Amendment to strengthen rape by instrumentation law awaits Gov. Mary Fallin’s signature

Gov. Mary Fallin is scheduled Tuesday to take action on a bill approved by legislators last week that would strengthen laws regarding what constitutes rape by instrumentation.

The bill’s author says the amended law would better protect victims of sex crimes and avoid “international embarrassment” due to archaic language.

Currently, the elements of Oklahoma’s first-degree rape by instrumentation law state that the act, to be legally considered a first-degree offense, must result in a victim suffering bodily harm. But House Bill 1005 by Rep. Scott Biggs, R-Chickasha, removed that requirement and also added a clause that means a person can be prosecuted regardless of his or her age or that of the victim.

The measure, sponsored in the Senate by Sen. AJ Griffin, R-Guthrie, passed unanimously in both houses April 25, but Fallin hasn’t yet signed it into law. Michael McNutt, a spokesman for Fallin, said Monday night that HB 1005, which would take effect Nov. 1, is on the list for the governor to decide on Tuesday, the deadline.

“We’ve already been the laughingstock of the country with some of our laws, and we don’t need to continue that pattern,” Biggs told the Tulsa World. The amendment “eliminates some of the breakdowns of these assaults and just says ‘rape is rape.’”

Tulsa County made international news last year after the previous language of sodomy laws resulted in the Oklahoma Court of Criminal Appeals deciding the law didn’t apply to a victim who was intoxicated or unconscious. The statute used in that incident was amended last summer, and HB 1127, which passed in both houses this session, amends the definition of consent to sexual acts in jury instructions.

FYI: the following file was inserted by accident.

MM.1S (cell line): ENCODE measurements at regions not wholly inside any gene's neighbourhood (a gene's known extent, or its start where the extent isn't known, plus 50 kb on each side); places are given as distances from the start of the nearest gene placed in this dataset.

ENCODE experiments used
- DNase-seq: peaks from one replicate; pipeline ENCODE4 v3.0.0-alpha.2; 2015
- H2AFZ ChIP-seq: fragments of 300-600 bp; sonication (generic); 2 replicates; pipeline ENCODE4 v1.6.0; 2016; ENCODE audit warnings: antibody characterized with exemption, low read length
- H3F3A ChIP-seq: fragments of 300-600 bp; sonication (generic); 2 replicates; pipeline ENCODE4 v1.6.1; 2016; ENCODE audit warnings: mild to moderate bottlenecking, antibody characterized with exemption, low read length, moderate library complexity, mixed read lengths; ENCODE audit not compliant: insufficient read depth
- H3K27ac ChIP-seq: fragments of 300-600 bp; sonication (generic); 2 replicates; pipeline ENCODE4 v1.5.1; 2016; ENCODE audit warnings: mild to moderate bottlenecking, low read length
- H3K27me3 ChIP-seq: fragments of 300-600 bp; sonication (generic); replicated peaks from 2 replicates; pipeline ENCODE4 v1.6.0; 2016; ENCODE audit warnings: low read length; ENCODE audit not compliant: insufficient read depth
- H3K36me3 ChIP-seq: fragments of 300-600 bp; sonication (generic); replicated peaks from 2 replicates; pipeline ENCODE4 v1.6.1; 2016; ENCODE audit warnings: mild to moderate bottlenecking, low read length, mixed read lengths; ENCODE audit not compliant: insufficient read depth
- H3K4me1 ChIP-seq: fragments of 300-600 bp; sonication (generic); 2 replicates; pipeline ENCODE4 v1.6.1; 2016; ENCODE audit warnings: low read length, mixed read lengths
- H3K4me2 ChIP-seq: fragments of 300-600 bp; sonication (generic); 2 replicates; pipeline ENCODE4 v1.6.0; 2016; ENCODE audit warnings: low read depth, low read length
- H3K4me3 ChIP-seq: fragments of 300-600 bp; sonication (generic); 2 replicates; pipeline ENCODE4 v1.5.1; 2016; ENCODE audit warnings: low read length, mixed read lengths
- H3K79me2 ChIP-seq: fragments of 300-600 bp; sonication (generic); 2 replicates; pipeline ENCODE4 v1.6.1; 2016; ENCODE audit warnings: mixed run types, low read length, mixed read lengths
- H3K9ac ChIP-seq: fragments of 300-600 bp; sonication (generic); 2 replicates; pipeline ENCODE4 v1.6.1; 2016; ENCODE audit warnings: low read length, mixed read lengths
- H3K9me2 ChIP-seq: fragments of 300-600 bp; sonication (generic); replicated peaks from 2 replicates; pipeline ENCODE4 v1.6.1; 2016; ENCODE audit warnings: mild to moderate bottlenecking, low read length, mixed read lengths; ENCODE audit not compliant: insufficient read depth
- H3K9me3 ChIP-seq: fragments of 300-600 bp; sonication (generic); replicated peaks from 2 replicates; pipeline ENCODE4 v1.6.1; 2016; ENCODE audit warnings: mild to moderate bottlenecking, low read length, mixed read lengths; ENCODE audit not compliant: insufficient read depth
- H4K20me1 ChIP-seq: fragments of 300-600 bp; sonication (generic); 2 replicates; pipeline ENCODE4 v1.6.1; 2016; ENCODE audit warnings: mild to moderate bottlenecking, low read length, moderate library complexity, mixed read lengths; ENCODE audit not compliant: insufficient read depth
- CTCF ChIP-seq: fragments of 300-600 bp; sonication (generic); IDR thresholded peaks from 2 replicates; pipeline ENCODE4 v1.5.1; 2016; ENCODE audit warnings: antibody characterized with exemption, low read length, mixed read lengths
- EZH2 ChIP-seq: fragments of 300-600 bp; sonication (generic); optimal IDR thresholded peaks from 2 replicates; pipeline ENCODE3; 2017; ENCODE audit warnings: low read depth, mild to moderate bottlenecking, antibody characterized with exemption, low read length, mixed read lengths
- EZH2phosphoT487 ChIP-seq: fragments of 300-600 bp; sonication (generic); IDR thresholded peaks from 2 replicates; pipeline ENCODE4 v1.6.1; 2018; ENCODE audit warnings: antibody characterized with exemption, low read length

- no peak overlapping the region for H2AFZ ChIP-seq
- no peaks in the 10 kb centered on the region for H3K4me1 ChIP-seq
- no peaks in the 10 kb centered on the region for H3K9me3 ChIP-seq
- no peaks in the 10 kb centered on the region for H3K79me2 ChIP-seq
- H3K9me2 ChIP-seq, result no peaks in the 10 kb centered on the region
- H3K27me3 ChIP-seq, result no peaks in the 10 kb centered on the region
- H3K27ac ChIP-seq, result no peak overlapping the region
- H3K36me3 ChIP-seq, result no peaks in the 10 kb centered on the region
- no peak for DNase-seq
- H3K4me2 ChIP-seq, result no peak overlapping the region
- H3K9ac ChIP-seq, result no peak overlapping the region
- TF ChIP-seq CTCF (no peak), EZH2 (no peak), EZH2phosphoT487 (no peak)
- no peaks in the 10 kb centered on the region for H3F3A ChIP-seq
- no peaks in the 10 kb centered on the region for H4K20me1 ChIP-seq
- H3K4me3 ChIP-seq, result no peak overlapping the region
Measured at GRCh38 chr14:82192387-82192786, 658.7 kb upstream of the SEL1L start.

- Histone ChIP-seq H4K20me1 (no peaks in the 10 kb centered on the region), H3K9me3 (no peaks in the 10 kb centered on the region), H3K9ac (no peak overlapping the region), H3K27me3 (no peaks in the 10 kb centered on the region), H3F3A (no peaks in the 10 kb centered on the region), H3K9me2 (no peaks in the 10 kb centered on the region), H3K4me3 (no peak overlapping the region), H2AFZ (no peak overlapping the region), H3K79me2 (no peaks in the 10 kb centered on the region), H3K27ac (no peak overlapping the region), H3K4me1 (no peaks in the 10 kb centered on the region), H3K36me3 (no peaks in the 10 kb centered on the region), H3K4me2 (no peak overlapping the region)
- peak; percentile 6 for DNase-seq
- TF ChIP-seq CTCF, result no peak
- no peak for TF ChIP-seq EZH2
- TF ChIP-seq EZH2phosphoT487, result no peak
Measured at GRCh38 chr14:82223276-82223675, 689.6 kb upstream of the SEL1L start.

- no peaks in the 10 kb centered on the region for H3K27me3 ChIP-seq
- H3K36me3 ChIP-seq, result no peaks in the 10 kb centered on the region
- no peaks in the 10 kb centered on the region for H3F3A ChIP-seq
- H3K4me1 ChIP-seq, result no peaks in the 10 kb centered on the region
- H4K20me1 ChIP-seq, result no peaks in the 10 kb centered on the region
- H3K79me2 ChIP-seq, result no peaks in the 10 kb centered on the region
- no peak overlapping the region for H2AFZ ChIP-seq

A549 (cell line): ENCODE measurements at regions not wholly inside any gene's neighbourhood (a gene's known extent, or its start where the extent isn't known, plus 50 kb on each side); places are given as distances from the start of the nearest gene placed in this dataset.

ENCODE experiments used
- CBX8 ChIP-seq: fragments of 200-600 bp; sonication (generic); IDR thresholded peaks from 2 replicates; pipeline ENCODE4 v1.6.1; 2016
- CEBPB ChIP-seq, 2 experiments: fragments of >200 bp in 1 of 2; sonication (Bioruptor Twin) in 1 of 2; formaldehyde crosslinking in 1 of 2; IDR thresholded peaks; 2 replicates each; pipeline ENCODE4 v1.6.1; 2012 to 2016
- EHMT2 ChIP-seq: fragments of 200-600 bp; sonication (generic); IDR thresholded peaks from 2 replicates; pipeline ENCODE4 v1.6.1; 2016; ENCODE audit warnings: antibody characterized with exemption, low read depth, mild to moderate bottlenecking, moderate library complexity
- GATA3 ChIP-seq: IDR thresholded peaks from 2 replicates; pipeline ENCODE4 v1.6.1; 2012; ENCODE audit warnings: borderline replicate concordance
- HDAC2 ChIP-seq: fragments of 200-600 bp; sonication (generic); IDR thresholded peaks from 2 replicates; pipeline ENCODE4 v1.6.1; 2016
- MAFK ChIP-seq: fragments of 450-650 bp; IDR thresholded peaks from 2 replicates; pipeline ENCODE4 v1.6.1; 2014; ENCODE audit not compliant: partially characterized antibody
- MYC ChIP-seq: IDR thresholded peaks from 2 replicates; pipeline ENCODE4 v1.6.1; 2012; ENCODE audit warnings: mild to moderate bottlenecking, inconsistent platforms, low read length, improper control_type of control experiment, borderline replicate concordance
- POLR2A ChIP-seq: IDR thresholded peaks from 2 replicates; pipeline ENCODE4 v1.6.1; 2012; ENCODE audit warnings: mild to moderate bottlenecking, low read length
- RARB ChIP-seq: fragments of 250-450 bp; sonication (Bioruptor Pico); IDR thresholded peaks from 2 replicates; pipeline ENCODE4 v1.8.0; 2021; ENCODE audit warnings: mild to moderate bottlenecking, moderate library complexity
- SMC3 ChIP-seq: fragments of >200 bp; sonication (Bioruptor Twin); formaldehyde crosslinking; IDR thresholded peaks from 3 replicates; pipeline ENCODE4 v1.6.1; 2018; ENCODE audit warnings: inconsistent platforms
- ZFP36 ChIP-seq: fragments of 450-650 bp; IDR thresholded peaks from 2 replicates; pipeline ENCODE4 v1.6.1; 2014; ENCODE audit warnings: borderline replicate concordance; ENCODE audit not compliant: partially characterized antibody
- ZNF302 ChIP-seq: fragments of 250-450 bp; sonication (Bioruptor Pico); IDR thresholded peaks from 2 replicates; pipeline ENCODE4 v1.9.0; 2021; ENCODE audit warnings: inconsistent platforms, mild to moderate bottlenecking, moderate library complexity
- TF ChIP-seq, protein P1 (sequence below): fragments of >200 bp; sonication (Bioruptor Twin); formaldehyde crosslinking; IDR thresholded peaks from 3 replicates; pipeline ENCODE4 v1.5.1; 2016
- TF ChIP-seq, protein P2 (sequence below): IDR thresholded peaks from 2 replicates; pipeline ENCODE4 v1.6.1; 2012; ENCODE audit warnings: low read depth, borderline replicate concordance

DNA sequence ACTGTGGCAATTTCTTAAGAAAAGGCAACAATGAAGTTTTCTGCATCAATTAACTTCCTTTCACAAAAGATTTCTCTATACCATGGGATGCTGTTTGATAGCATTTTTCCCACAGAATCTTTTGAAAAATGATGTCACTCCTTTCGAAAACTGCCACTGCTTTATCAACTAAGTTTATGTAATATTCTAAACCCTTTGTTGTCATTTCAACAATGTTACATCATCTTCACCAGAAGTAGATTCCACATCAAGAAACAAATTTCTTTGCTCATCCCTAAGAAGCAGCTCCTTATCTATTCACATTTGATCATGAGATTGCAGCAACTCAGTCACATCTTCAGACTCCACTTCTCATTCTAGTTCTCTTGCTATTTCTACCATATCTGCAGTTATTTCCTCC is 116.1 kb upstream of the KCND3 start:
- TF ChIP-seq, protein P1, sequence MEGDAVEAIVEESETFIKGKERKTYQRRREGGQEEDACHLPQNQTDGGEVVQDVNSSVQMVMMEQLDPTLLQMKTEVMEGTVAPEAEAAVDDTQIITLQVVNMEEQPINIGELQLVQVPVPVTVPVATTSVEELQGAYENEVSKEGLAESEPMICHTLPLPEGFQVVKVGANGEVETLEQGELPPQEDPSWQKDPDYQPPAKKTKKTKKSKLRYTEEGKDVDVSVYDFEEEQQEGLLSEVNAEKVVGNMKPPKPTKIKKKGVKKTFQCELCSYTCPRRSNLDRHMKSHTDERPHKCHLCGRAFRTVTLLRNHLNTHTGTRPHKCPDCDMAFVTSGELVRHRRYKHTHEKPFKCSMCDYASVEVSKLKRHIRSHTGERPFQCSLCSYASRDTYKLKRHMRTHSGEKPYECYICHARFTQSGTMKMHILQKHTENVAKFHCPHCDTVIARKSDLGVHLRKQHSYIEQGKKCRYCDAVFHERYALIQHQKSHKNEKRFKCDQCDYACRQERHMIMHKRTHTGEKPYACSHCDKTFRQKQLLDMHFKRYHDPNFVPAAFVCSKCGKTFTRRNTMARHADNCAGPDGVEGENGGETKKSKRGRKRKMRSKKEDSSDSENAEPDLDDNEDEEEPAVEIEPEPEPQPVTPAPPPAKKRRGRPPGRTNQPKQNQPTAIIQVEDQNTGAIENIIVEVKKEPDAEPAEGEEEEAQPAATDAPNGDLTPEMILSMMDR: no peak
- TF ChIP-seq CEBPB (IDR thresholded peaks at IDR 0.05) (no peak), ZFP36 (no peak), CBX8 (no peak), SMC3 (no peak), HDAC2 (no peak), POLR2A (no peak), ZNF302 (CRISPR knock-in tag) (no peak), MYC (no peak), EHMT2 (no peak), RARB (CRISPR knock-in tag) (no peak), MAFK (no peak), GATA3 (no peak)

Biggs said a recent example of inadequate rape laws in Tulsa County is the case of 19-year-old Luis Alberto Molina, who is due to be extradited to Oklahoma from Texas to face two dozen charges, including sexual battery and second-degree rape by instrumentation. He said the reported victims in the Molina case are among those who could be benefited by the legislation.

A probable cause affidavit states that police discovered a video recording of an unconscious woman being raped, purportedly by Molina, with a cigarette. Under existing law, Biggs said Molina “could only get up to 15 years for what happened to her, while everyone else could (see him) have life for what he did to them.”

Ben Fu, a Tulsa attorney who once supervised the Special Victims Unit of the Tulsa County District Attorney’s Office, said it’s important for Fallin to sign the law — rather than simply decide not to take action — because “the Legislature has pretty loudly spoken” through its votes.

Fu received recognition from Fallin last month for his work with victims of sex crimes and said he hopes she continues to pay attention to the issue.

The current law “is basically saying, ‘I’m sorry but you weren’t injured enough,” Fu said. “The concept of any attorney having to talk about the issue of injury specifically to a jury is shocking and offensive.”

Fu said rape by instrumentation cases need tougher sentences because “in many respects, they give you a mindset into some dangerous predators” and their mindset at the time of an assault.

”To those who would be concerned about prison population, these aren’t the type of individuals you’re talking about when we discuss over-incarceration,” he said.

First-degree rape by instrumentation is punishable by up to life in prison; second-degree carries a maximum of 15 years.

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